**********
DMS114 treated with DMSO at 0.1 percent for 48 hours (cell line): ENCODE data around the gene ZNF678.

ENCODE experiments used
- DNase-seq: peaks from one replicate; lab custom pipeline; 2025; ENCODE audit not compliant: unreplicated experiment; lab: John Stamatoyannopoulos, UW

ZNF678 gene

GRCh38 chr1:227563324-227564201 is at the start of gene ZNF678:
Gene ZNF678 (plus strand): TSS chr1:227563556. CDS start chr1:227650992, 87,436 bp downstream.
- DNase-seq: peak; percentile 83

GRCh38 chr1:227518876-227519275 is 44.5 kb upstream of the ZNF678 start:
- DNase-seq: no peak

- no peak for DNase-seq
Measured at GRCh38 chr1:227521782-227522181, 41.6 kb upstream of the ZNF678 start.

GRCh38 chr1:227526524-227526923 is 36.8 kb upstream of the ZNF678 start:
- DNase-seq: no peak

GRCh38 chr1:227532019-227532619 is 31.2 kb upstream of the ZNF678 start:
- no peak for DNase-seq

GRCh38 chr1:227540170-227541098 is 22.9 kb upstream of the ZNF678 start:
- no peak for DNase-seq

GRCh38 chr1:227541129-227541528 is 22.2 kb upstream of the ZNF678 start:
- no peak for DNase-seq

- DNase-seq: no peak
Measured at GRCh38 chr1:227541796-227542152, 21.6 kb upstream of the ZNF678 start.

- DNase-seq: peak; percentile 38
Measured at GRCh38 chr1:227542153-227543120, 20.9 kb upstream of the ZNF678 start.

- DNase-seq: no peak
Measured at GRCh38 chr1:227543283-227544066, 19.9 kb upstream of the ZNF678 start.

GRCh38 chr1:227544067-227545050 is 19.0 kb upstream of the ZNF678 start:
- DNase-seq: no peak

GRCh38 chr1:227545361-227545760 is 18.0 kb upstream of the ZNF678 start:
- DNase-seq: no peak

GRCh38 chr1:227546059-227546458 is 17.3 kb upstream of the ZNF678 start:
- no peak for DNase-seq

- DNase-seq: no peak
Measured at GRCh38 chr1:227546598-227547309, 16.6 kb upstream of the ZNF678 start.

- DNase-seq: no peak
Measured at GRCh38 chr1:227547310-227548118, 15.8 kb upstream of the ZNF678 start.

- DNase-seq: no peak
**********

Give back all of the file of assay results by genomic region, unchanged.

DMS114 treated with DMSO at 0.1 percent for 48 hours (cell line): ENCODE data around the gene ZNF678.

ENCODE experiments used
- DNase-seq: peaks from one replicate; lab custom pipeline; 2025; ENCODE audit not compliant: unreplicated experiment; lab: John Stamatoyannopoulos, UW

ZNF678 gene

GRCh38 chr1:227563324-227564201 is at the start of gene ZNF678:
Gene ZNF678 (plus strand): TSS chr1:227563556. CDS start chr1:227650992, 87,436 bp downstream.
- DNase-seq: peak; percentile 83

GRCh38 chr1:227518876-227519275 is 44.5 kb upstream of the ZNF678 start:
- DNase-seq: no peak

- no peak for DNase-seq
Measured at GRCh38 chr1:227521782-227522181, 41.6 kb upstream of the ZNF678 start.

GRCh38 chr1:227526524-227526923 is 36.8 kb upstream of the ZNF678 start:
- DNase-seq: no peak

GRCh38 chr1:227532019-227532619 is 31.2 kb upstream of the ZNF678 start:
- no peak for DNase-seq

GRCh38 chr1:227540170-227541098 is 22.9 kb upstream of the ZNF678 start:
- no peak for DNase-seq

GRCh38 chr1:227541129-227541528 is 22.2 kb upstream of the ZNF678 start:
- no peak for DNase-seq

- DNase-seq: no peak
Measured at GRCh38 chr1:227541796-227542152, 21.6 kb upstream of the ZNF678 start.

- DNase-seq: peak; percentile 38
Measured at GRCh38 chr1:227542153-227543120, 20.9 kb upstream of the ZNF678 start.

- DNase-seq: no peak
Measured at GRCh38 chr1:227543283-227544066, 19.9 kb upstream of the ZNF678 start.

GRCh38 chr1:227544067-227545050 is 19.0 kb upstream of the ZNF678 start:
- DNase-seq: no peak

GRCh38 chr1:227545361-227545760 is 18.0 kb upstream of the ZNF678 start:
- DNase-seq: no peak

GRCh38 chr1:227546059-227546458 is 17.3 kb upstream of the ZNF678 start:
- no peak for DNase-seq

- DNase-seq: no peak
Measured at GRCh38 chr1:227546598-227547309, 16.6 kb upstream of the ZNF678 start.

- DNase-seq: no peak
Measured at GRCh38 chr1:227547310-227548118, 15.8 kb upstream of the ZNF678 start.

- DNase-seq: no peak